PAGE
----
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Timing of Your Contractions


Dr. Randall

Your contractions let you know that you’re progressing in your labor, and keeping track of them is one of the ways that your labor coach can help. Be sure to use a watch with a second hand or a stopwatch. Many people find it easier to keep track of the contractions by writing the information down. It’s not necessary to time each and every contraction, as long as your coach has a general idea of your contraction pattern and if it’s changing. Your coach will be monitoring three things: the frequency, the duration, and the intensity of your contractions.

Frequency refers to the amount of time between the beginning of one contraction and the beginning of the next contraction. Some coaches find it easier to note the start and finish of each contraction, while others may just keep track of the start times.

The duration of a contraction is the time from the beginning to the end of the contraction, usually measured in seconds. Now this is important information because the duration of your contractions will lengthen while the frequency increases, as you get further into active labor.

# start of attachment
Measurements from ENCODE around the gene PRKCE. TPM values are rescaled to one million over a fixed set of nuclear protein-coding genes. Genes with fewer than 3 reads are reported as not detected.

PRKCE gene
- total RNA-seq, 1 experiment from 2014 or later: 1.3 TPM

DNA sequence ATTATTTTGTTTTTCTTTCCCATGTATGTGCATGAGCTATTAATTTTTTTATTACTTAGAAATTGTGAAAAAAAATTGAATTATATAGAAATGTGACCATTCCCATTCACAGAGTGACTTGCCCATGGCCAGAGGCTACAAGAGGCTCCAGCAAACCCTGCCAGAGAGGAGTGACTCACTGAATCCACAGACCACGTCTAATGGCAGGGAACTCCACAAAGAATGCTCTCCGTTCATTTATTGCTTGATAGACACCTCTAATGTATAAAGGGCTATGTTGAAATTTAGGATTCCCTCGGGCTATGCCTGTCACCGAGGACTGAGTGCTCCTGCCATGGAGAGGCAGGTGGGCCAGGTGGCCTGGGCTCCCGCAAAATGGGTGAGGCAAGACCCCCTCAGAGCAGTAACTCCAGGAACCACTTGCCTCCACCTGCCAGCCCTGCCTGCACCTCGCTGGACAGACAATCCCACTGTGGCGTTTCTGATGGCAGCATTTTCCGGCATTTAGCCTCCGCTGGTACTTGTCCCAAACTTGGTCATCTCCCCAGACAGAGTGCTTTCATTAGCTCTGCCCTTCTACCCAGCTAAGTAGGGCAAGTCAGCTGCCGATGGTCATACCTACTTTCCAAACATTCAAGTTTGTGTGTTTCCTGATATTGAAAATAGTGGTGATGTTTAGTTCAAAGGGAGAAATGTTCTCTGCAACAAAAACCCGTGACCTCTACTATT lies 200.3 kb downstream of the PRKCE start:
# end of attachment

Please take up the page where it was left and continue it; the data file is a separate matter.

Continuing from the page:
Intensity, as you might guess, is the strength or force of your contraction. The intensity is usually described as mild, moderate, or strong. This can be determined by feeling your abdomen during a contraction.

A rough guideline is that a mild contraction is short in duration and you usually don’t need to use breathing techniques through it. Your abdomen will feel slightly firm, but still indentable, similar to pressing your index finger against the fleshy part of your cheek.

A moderate contraction is longer in duration than a mild contraction, and you may need to use breathing techniques through it. Your abdomen will feel firmer and it’s usually only slightly indentable. It may feel similar to pressing the end of your nose with your index finger.

Strong contractions usually last at least 40 to 60 seconds. You’ll probably need to use your breathing techniques through these. You won’t be able to indent your abdomen with your finger, and it often feels similar to pressing on your forehead with your index finger.